For family and nation
Forward Summer Hemphill discusses family, accomplishments and growing up in Buffalo
It’s hard to stand out on a team with 25 wins in the regular season and a roster stockpiled with talent. With names like Sarah Reid, Cassie Oursler, Katherine Ups and Cierra Dillard already on the women’s basketball roster, strong performances can come from any player on any night.
But the talent of Summer Hemphill has everyone on the team talking.
Hemphill, a sophomore forward, has become one of the Bulls’ (25-4, 16-2 Mid-American Conference) strongest players, already setting school records this season. Hemphill, who has lived in Buffalo all her life, showed early promise in basketball and has only improved as time went on. With two years left at UB, the Seneca Nation member has players, coaches and family talking about how much she can still improve.
The journey to UB
Hemphill played sports other than basketball growing up, but that didn’t stop her from excelling at an early age.
“The thing is with Summer, if she is going to try something you just have to expect her to be good at it,” said her mother, Tina Kettle. “She has just always been able to pick up on anything and have a natural talent for it. She didn’t even start playing basketball until she was 10.”
Hemphill started her basketball career in fifth grade when she was attending the Buffalo Academy for Visual and Performing Arts, a school for students in grades five through 12. Kettle said when her daughter started playing, she could tell Hemphill was talented and tried to push her to pursue the sport further.
By the time Hemphill was in eighth grade, she had already joined the school's varsity team, but said she didn’t take basketball seriously until she transferred to Cardinal O’Hara after sophomore year.
Hemphill led the Hawks to a Monsignor Martin Association Championship and was named the All-Catholic player of the year as a senior. She was also named to the All-Western New York teams in both her seasons at Cardinal O’Hara. She said her time at O’Hara turned her into a player who could attract the eyes of college recruiters.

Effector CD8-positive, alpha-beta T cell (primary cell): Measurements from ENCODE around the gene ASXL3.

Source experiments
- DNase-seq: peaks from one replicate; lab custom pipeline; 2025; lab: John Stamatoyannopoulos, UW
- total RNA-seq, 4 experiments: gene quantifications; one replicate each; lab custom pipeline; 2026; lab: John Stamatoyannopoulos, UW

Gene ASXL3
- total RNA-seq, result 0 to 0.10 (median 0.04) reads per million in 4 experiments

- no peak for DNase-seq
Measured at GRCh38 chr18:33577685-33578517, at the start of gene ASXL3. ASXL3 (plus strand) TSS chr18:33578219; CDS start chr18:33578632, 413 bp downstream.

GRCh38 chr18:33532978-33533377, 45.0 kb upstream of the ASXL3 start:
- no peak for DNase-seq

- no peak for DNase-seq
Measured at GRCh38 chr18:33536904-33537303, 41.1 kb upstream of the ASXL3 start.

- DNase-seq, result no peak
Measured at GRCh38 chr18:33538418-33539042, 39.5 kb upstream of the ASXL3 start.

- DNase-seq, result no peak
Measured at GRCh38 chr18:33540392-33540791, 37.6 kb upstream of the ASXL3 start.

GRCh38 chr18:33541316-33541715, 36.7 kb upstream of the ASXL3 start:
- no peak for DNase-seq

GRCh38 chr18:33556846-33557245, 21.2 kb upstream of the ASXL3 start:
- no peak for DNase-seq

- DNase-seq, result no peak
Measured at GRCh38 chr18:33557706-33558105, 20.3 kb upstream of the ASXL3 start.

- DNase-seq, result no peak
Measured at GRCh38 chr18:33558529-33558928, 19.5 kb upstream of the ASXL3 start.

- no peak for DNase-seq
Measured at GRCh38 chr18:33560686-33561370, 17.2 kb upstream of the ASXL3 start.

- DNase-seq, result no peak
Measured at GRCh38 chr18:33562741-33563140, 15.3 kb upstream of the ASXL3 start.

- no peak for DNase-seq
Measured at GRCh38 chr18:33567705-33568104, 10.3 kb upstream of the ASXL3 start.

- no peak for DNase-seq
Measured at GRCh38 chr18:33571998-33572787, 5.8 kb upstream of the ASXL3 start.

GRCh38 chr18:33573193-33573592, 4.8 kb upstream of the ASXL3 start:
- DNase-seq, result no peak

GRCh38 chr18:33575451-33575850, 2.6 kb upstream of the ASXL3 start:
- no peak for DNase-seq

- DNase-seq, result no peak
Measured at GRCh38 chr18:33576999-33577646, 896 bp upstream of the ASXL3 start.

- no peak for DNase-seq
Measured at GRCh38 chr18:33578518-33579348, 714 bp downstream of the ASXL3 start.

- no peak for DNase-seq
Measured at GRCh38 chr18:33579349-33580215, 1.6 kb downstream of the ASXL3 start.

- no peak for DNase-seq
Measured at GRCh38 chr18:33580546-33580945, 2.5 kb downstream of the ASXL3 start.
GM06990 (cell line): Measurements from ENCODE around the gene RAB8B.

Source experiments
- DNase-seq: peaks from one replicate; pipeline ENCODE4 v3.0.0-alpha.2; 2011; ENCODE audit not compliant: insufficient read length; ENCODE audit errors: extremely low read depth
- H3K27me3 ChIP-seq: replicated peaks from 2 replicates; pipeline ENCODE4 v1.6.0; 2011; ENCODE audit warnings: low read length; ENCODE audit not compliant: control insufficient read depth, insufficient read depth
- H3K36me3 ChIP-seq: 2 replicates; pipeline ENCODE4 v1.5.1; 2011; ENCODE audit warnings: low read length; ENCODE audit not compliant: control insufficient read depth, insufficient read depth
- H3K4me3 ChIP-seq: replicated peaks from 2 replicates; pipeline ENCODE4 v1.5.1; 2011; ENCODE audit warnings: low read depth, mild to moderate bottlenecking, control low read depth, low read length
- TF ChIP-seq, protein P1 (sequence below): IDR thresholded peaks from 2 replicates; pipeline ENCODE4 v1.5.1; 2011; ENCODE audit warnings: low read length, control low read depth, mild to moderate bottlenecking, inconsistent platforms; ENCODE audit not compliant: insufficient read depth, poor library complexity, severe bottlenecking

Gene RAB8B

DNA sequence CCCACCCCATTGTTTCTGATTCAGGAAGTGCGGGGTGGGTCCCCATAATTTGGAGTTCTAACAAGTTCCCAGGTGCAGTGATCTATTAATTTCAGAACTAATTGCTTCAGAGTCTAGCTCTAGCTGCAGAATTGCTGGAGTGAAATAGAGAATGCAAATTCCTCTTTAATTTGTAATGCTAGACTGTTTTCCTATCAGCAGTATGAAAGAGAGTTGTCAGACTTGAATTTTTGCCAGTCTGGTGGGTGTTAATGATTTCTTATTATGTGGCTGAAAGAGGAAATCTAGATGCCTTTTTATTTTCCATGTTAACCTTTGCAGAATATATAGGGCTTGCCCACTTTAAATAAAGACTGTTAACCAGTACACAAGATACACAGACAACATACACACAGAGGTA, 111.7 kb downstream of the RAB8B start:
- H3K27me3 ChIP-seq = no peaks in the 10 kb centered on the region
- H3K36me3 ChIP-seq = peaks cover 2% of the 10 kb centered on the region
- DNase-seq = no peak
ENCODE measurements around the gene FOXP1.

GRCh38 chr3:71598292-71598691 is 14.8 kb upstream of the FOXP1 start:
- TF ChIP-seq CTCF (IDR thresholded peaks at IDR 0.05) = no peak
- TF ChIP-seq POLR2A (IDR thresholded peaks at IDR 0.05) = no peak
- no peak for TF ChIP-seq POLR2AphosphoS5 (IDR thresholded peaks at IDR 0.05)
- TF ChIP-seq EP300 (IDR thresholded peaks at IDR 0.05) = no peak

But the first time Bulls head coach Felisha Legette-Jack saw Hemphill play in person, she was unimpressed. She was not recruited for the 2016-17 season.
“The first time I went out to see her play, I just didn’t see it,” Legette-Jack said. “My coaches went out to see her, too, and they didn’t push to sign her either.”
Legette-Jack continued recruiting. In February, she decided to reconsider Hemphill after talking to her high school coaches. Legette-Jack attended one of Hemphill’s final games of the season in a sectional against the Bishop Kearney Kings.
Something had changed, according to Legette-Jack.
“I watched her play, and there is something so magical about her,” Legette-Jack said. “The way she went out on the court, the way she played, the way she demanded from her teammates. I just thought, ‘I need to have this kid. This kid is the one.’”
It was a performance Hemphill remembers vividly. She said she made it her mission to have a strong game.
“My high school coach just told me that coach [Legette-]Jack was going to come and watch me play at Bishop Kearney and that I needed to do what I do best and just go all-out, and that’s what I did,” Hemphill said.
After the game, Legette-Jack went to Hemphill’s coaches and discussed bringing her to UB despite it being late in the recruiting process. A few days later, Hemphill called Legette-Jack to let her know she was interested, and from there, Hemphill became a Bull.
Hemphill now holds the school rebound record for a single game and has had performances “on the same level as the U.S. national team,” according to Legette-Jack.
Hemphill was born and raised in Buffalo and grew up in the house her grandfather, Alvin Walker, built near Martin Luther King Jr. Park. She was the second-youngest in a family of 10 and developed a close relationship with her younger brother, Justin.
“They were always competitive growing up,” Kettle said. “They would always be outside doing something. You have to remember that Summer was three years older, so she took the older sister role very seriously.”
Hemphill said she would beat her brother in every game they played. She credits those early days playing sports with her brother for her competitive drive. Hemphill said growing up in Buffalo was a great experience and feels blessed to be able to stay in the area for her college career.
“A lot of my family and friends come out to all the home games, and that support is invaluable,” Hemphill said. “I see a lot of the other players who can’t have family here, … but I am blessed to have all these family and friends make it to all the games.”
Family support has always been a constant for Hemphill. She grew up near members of both sides of her family. Kettle recalled coaches from multiple sports complimenting Hemphill on her natural ability, even at a young age.
“They were going to have Summer play football because the coach thought she just had the natural arm for it,” Kettle said. “They didn’t have girls on the team, and they wanted her for quarterback.”